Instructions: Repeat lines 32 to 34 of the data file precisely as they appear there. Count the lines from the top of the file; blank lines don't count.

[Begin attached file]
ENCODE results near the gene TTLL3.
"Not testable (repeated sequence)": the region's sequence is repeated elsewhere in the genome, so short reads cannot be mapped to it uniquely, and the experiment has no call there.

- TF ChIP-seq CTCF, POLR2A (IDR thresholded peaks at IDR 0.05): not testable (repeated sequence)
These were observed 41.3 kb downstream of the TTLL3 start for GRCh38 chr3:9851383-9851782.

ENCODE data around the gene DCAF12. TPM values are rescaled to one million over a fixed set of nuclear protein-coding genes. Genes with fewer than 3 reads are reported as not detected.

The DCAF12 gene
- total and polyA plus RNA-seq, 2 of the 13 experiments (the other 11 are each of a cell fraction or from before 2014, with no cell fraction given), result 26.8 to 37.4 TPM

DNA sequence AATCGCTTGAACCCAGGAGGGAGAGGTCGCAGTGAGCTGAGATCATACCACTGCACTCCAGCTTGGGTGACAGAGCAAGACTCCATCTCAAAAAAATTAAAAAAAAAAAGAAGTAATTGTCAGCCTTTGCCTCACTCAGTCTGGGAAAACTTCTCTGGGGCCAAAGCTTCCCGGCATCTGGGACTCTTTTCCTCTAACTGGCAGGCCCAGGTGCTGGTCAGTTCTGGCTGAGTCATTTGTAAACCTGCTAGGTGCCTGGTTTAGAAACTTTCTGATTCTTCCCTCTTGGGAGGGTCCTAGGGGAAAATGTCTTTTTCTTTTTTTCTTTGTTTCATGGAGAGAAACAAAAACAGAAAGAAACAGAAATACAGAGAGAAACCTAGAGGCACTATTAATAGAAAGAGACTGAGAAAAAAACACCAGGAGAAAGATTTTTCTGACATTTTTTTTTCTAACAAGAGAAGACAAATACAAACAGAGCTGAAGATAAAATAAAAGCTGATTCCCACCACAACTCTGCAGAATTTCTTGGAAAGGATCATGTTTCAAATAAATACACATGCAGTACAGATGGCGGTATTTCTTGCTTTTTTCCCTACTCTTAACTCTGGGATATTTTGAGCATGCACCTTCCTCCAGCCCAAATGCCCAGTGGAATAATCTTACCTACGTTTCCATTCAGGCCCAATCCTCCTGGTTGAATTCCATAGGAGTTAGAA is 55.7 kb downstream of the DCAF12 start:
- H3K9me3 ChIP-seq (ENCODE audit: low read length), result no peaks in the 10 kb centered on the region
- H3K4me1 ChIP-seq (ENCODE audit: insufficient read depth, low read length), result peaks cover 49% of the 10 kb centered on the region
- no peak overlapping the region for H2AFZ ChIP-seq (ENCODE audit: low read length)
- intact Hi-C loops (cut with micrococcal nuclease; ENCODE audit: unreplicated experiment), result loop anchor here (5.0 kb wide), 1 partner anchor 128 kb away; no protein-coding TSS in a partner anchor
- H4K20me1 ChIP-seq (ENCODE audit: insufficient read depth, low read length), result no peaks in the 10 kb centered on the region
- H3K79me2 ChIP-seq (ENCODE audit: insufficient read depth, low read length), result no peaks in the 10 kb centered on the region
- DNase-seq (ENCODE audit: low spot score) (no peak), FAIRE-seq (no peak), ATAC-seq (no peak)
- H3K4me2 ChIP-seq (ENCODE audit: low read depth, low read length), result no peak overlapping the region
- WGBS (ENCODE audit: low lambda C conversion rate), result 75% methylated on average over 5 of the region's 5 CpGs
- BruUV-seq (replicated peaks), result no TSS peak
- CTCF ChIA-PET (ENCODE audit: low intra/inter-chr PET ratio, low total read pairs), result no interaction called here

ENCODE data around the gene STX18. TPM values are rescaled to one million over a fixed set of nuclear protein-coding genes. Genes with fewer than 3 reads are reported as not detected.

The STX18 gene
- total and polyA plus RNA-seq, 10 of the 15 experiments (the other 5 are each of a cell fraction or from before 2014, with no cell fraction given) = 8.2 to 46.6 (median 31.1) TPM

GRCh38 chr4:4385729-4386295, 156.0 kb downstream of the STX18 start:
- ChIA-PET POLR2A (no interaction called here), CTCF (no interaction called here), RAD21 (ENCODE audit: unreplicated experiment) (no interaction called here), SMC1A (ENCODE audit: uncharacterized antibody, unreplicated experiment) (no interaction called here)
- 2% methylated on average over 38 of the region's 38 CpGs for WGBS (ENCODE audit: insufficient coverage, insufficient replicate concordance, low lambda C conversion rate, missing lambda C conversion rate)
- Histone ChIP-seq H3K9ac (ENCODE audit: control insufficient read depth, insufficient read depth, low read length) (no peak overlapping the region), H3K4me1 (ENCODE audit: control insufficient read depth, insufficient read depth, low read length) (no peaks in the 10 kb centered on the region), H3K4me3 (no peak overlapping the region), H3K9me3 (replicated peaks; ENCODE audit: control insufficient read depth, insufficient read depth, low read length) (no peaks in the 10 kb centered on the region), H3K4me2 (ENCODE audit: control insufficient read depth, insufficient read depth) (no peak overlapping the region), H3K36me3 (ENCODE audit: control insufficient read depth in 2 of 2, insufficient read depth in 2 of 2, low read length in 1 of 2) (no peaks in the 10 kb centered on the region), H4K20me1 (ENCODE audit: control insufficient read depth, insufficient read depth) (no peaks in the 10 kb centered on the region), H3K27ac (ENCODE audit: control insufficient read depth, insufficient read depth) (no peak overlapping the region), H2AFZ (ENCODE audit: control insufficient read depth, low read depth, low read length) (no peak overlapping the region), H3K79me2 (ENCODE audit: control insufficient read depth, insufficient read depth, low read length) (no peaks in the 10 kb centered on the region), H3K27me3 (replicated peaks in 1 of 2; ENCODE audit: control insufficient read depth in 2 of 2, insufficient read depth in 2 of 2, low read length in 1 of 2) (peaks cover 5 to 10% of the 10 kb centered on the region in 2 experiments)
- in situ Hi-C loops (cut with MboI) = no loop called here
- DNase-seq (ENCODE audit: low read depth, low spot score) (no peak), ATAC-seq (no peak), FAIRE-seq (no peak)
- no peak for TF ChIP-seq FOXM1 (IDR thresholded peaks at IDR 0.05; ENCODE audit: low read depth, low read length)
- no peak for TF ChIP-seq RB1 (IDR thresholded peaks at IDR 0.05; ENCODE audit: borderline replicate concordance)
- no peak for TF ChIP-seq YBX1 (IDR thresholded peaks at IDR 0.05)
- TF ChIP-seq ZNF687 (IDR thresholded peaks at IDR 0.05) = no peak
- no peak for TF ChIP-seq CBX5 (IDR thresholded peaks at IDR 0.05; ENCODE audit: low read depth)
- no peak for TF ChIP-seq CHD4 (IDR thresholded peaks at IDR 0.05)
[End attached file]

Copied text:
- TF ChIP-seq ZNF687 (IDR thresholded peaks at IDR 0.05) = no peak
- no peak for TF ChIP-seq CBX5 (IDR thresholded peaks at IDR 0.05; ENCODE audit: low read depth)
- no peak for TF ChIP-seq CHD4 (IDR thresholded peaks at IDR 0.05)